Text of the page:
There’s no need to unplug the c.t, nor to remove the a.c. voltage reference, it does not power the front end in the emonPi.

What’s puzzling me is

Was that with just the one c.t. still plugged in to the CT1 socket? It doesn’t make sense. The c.t. will pick up an alternating magnetic field from anywhere (including an a.c. adapter), and there’s also noise pickup that usually shows up as a few watts, but not 174 W - and on both inputs? You weren’t looking at “power1pluspower2”, were you? Inputs without a plug are grounded, so should read a solid zero, most certainly not 174.

And make sure it’s pushed into the jack completely.

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Yes I know that is what you say & I also know you do not believe me or it was coincidence, but, I have had it happen that unplugging, and putting back in has solved ‘CT Not Found’ issue for me. No harm in doing so; ensures it is in correctly.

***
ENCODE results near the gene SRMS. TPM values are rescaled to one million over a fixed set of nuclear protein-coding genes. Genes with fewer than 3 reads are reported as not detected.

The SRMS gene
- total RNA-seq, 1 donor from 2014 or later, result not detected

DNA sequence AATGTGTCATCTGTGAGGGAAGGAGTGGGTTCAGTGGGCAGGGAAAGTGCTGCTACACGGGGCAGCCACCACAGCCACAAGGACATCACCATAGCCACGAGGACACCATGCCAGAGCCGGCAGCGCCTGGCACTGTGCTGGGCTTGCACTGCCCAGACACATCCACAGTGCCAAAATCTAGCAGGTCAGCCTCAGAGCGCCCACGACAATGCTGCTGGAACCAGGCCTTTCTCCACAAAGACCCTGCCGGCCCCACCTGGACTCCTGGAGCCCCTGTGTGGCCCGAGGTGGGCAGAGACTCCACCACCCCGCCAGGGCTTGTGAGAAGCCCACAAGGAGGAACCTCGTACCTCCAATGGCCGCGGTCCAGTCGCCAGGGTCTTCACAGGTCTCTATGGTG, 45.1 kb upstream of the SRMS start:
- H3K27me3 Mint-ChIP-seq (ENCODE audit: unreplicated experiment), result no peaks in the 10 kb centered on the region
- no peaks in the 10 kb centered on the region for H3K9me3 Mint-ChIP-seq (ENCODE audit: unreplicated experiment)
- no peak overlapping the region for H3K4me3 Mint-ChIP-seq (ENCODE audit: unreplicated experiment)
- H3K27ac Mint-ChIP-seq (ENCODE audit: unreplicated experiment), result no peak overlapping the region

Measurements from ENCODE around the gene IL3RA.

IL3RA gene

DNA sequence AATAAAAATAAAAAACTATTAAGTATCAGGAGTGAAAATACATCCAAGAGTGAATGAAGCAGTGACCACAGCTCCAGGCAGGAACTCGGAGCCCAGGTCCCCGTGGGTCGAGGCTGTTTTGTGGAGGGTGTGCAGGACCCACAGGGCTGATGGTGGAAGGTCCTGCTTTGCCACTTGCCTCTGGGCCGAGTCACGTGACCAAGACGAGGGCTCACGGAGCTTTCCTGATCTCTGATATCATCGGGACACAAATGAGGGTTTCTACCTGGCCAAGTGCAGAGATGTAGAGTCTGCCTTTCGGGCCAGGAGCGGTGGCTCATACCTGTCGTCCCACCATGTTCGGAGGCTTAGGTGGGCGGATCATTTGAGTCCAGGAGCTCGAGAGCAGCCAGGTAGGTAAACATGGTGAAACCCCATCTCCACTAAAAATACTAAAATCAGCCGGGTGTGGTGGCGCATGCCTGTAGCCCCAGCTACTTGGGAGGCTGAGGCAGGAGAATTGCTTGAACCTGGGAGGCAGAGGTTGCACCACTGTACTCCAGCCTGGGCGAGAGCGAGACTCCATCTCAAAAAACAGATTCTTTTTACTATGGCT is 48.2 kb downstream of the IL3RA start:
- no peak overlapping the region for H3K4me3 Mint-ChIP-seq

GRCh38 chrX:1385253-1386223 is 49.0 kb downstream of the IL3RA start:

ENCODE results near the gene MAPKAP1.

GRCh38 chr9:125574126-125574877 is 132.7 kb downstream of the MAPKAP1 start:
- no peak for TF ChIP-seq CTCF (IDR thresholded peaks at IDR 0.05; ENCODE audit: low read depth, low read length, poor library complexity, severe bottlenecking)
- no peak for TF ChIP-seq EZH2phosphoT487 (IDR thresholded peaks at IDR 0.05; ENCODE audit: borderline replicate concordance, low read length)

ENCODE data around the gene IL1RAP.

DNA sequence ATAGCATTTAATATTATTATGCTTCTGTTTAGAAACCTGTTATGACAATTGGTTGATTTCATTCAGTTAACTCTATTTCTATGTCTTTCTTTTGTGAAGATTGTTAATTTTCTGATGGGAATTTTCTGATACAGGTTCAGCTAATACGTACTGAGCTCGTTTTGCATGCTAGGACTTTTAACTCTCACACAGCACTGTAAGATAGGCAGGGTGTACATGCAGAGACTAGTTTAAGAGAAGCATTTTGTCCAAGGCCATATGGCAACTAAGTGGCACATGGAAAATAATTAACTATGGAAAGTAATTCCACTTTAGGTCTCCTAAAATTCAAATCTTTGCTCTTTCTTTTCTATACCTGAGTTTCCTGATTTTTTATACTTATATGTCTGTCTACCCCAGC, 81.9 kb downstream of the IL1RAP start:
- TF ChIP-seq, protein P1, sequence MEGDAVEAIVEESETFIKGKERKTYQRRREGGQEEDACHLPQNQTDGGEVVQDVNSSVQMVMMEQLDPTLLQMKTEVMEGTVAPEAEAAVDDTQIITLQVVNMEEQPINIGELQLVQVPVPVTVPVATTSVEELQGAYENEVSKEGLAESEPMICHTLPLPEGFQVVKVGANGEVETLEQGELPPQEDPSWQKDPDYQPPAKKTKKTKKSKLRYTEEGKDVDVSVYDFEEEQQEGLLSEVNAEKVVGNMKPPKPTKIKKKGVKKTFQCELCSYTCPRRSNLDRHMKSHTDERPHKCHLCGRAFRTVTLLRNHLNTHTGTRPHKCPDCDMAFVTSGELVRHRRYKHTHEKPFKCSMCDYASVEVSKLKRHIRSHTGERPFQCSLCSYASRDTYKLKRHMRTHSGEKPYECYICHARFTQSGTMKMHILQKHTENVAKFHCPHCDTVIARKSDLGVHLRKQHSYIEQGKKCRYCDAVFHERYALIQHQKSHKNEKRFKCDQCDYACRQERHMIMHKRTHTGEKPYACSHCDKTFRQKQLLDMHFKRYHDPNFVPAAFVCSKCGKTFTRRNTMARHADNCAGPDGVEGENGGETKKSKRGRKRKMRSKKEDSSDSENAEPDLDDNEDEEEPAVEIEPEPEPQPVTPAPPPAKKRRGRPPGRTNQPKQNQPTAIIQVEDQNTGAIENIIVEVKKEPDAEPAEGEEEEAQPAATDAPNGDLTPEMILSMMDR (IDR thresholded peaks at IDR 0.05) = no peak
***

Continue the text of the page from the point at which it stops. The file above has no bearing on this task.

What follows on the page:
Belt and braces to unplug everything.

Thanks folks, I shall work through some diagnostics today. Update to follow.

The CT I was using shows OL on my multimeter, the spare from my loft shows 101.5 ohms so in the expected ballpark. Is open circuit the typical failure mode?

I cannot explain the 174W, it was mostly 0, occasionally ~10-20W, perhaps it was me just quickly glancing at my desktop screen, I was running backwards and forwards a bit at that time so perhaps not giving it the attention it deserved.

Thank you all for your input in investigating the issue.

The next stage for me is gather typical usage data, we are about to look into PV installation and optionally battery storage but I’d like to get a feel for our typical base load and the frequency and size of our peak loads in order to get the sizing right. I shall take a look at the PV threads next. I want to spec the PV side appropriately, cost v CO2 v savings, battery just feels expensive for time shifting, UPS and avoiding subsidising the energy companies.